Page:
The Queen is facing the first industrial revolt by her staff after wardens employed to show tourists around Windsor Castle began casting votes in a strike ballot over pay.
The 40 liveried workers, whose duties involve greeting visitors and conducting tours of the monarch’s imposing Berkshire residence, are threatening to halt unpaid additional work as part of their dispute over complaints that they are poorly paid.
The Public and Commercial Services (PCS) union said on Monday night that if its members approved the industrial action it would have a “significant impact” on the services provided to the 1.3 million annual visitors to the castle.
The uniformed wardens complain that the Royal Collection Trust has failed to honour an understanding that it would consider offering payment for the extra “duties”, such as specialist tours of the castle kitchens and interpreting, despite putting up with years of minimal pay rises.
The charitable trust, a part of the Royal Household which manages visits to the Queen’s public palaces, insists that the additional work is voluntary and does not form part of the wardens’ compulsory duties.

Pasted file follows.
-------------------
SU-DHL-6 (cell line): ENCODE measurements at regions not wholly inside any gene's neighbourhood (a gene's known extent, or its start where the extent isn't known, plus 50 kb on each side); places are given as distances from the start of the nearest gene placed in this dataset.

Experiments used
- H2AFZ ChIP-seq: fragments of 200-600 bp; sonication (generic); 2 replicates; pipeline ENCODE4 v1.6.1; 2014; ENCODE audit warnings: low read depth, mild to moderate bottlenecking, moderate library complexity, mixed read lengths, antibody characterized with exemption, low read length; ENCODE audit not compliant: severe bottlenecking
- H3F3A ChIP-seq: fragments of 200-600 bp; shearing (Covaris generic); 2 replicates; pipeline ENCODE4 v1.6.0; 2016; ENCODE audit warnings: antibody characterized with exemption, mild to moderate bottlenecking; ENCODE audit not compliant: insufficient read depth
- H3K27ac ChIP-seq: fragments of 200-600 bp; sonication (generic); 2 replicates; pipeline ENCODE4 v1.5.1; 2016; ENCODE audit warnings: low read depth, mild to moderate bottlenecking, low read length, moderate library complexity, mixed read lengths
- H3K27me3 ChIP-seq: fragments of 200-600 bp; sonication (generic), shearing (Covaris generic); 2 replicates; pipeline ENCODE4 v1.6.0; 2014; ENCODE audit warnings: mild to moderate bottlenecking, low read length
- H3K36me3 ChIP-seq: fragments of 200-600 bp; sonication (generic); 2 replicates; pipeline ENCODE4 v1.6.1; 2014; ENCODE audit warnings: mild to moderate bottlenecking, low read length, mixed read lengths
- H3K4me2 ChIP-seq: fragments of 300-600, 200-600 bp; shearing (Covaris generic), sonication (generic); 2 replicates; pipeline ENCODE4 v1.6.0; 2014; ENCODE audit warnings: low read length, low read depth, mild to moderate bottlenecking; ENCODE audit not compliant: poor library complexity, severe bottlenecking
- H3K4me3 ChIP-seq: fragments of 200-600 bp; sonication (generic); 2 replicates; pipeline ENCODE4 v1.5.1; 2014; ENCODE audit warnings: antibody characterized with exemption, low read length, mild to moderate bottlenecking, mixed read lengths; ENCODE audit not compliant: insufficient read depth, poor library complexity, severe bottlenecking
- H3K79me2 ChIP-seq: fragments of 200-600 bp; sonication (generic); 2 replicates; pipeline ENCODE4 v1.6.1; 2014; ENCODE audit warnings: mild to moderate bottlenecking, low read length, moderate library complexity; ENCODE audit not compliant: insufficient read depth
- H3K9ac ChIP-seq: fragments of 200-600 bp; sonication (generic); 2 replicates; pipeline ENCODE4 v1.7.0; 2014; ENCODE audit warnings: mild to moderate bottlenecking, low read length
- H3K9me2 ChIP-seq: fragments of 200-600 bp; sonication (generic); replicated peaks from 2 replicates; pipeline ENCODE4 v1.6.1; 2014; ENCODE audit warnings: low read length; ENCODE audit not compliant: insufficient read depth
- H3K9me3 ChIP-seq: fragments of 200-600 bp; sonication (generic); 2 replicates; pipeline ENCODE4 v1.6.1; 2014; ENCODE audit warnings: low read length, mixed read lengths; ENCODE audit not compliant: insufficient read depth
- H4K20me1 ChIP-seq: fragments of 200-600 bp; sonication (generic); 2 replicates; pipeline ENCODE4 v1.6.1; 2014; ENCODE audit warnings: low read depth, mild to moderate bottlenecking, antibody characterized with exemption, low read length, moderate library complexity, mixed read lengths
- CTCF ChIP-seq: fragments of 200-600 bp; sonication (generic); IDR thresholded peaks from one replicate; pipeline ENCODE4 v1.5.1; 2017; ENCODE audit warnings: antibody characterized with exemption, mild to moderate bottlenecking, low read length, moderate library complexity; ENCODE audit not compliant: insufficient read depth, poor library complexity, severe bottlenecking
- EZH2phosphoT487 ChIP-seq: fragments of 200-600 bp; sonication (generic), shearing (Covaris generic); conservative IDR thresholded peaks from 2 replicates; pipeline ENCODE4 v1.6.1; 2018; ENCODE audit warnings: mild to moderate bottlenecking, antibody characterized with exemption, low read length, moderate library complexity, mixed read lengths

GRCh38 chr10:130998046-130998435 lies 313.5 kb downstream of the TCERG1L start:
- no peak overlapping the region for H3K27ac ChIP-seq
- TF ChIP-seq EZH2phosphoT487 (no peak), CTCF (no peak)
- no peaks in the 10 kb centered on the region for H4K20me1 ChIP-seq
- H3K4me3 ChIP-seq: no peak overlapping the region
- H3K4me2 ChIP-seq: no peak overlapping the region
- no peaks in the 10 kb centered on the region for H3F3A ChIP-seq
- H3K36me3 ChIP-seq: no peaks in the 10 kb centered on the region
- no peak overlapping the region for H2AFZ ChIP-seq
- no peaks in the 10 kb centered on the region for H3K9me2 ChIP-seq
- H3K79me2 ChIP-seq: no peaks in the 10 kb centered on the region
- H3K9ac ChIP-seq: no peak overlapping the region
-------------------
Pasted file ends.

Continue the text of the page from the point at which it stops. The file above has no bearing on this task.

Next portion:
If the wardens approve the industrial action, which will fall short of a strike, it is expected to begin at the end of this month. It is believed it would be the first time that industrial action has hit the Royal Household.
In a statement, the Royal Collection Trust said: “Warden staff are offered voluntary opportunities to receive training and develop skills to lead guided tours for visitors as part of their working day and to administer first aid, as well as to use their language skills.
“These are not compulsory aspects of their role, and it is the choice of the individual whether they wish to take part.”
The charity added that it did not expect any industrial action to interrupt the running of its tours.